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hyenal wrote:
And this would be between Off-Topic and On-Topic: which edition of Chopin Etudes would you guys recommend?


Wiener-Urtext/Badura-Skoda or the new PWM/Ekier. The new PWM/Ekier should be the state of the art of what scholars know about Chopin's music. I have the Preludes and have recently ordered Valses and the misc. works (Berceuse, Fantasia, etc.). They have great commentaries but the typography is poorer compared to WUE, which is also far less expensive. Go for the WUE, I am quite happy with it.

hyenal wrote:
I know the newest edition is Peters Critical Edition and I have one of them (Preludes). But everything is too small printed there and the binding is not so comfortable to use. Maybe this is one of many causes which let me give up to learn them so early :roll:


That's exactly one of my pet-peeves, poor readability.

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PostPosted: Sat Feb 20, 2010 9:29 pm 
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Last I heard, the etudes weren't out yet in Peters. I have been waiting for those, since I work more on the etudes than any other Chopin genre. I'm going to buy it for a study edition because I'm told by several people that it's the best Chopin urtext available, covering all of its bases properly. I spend so little time with the score when learning a piece that readability doesn't affect me much.

Speaking of finger substitution and 4-5 crossing (and do you cross over, or under?), and those last few measures of the organ passacaglia...I have been avoiding working on those few measures, saving figuring out the fingering for later, working on more straightforward things in the manual parts. If I had a real edition, I could cheat, but I don't like cheating anyway. Anyway, I've finally figured out the fingerings, and I'm amazed by how smoothly it all works out. I can't think of a single instance in the simple keyboard music where Bach requires anything close to this amount of legato dense polyphony, but I'm hardly an expert, so maybe Alf knows of something. However, even if this was written for harpsichord, a certain amount of cheating would be nearly undetectable. On organ, you don't have that luxury.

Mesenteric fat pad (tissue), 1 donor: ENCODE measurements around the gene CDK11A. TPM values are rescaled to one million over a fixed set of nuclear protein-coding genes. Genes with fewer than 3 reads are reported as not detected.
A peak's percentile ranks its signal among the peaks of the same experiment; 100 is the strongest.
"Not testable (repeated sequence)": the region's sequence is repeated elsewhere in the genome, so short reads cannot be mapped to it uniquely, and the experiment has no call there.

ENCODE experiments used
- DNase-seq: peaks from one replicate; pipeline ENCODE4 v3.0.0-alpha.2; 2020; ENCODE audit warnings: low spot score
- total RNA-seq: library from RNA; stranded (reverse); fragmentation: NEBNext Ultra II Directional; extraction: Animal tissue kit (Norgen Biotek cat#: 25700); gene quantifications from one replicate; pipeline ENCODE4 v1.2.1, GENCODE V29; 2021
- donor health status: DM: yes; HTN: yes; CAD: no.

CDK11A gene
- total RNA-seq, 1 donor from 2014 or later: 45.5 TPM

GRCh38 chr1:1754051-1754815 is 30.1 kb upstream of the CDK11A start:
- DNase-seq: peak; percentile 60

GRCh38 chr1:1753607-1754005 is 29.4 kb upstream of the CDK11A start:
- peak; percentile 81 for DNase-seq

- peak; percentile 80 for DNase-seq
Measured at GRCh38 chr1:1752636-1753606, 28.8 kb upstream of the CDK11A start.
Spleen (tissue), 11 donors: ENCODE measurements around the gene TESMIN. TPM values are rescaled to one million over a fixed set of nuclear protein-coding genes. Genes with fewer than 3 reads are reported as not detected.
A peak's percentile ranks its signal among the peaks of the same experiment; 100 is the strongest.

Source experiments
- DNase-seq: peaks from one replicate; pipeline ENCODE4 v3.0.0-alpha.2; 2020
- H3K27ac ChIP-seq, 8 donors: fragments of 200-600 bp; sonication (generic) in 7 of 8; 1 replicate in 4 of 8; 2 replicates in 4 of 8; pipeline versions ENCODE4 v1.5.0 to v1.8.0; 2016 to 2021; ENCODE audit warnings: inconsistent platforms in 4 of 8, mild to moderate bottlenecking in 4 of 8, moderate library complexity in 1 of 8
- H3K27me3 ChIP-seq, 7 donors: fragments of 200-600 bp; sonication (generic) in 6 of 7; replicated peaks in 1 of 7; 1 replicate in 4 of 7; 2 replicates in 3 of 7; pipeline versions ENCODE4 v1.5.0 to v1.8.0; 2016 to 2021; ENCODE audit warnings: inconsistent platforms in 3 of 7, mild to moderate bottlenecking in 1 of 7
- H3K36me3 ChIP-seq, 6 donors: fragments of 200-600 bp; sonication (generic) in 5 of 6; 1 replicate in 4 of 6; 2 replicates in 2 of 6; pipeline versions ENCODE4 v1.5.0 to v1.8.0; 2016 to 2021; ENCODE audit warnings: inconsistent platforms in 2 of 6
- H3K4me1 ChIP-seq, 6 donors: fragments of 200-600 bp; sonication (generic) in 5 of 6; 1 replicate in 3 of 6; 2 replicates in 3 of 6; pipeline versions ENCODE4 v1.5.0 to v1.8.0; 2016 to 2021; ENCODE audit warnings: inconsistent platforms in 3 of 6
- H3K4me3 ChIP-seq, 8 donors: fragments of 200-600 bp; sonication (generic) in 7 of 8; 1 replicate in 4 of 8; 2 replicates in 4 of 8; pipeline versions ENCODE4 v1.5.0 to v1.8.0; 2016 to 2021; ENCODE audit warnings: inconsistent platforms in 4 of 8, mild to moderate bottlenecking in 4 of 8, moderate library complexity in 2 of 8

Image

I thought this passage was going to break my fingers when I first tried playing it, but I quite enjoyed figuring out the fingering when the time came. It's like a logic puzzle. :lol: Anyway, it occasionally requires one hand to pick up a note in the other hand's staff, but that is another very common thing for Bach keyboard writing, and not so prominent in this passacaglia as elsewhere, with the exception of one variation that requires it quite a bit:

Image

That one reminds me a good deal of the capriccio in the c minor partita, but really, it's fairly standard stuff for Bach.

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PostPosted: Sat Feb 20, 2010 11:17 pm 
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alf wrote:
Wiener-Urtext/Badura-Skoda or the new PWM/Ekier. The new PWM/Ekier should be the state of the art of what scholars know about Chopin's music. I have the Preludes and have recently ordered Valses and the misc. works (Berceuse, Fantasia, etc.). They have great commentaries but the typography is poorer compared to WUE, which is also far less expensive. Go for the WUE, I am quite happy with it.

Thanks Alfonso for sharing this useful info. Indeed Etudes of PWM kosts about 10 EUR more than WUE!

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PostPosted: Sat Feb 20, 2010 11:28 pm 
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Terez, thank you for this interesting stuff! I tried to find fingerings for the first measures and gave it up on the second bar :lol: If it is not too much work, may I ask you to bother with showing us/me your fingering a bit? (just a couple of measures) I'd like to have more examples of finger crossing which I hardly do (while finger substitution is actually one of my daily things.)

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PostPosted: Sun Feb 21, 2010 2:29 am 
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hyenal wrote:
Terez, thank you for this interesting stuff! I tried to find fingerings for the first measures and gave it up on the second bar :lol: If it is not too much work, may I ask you to bother with showing us/me your fingering a bit? (just a couple of measures) I'd like to have more examples of finger crossing which I hardly do (while finger substitution is actually one of my daily things.)

LOL, easier said than done, but I did it anyhow. It was fun. :lol: There are surprisingly few options in this passage, but there are a few things that might be done differently:

Image

Of course, that switch to 4 in the 2nd measure soprano is not strictly necessary, though it sort of happens automatically sometimes with my hand shape (by the wrist pivoting, which happens a lot in these few measures :lol:), and neither are the switches in the RH parallel 6ths at the end entirely necessary, if you are willing to do some thumb-hopping. I wrote in thumb-hopping in two places in the alto, and 2-hopping in the LH twice. But in the last bit there, it is tasteful and even customary to make a grand ritardando, so the switching is quite possible. Thumb hopping is necessary the last two moves, though, I think.....the break in the bottom note doesn't sound bad at all so long as the top voices are legato. I suppose you could pick up that last G in the LH with the pedal...but I don't know if that is allowed!

PS - If you'd like, I'll finger the other passage later. It seems straightforward enough, but the hand-switching technique is actually fairly counterintuitive.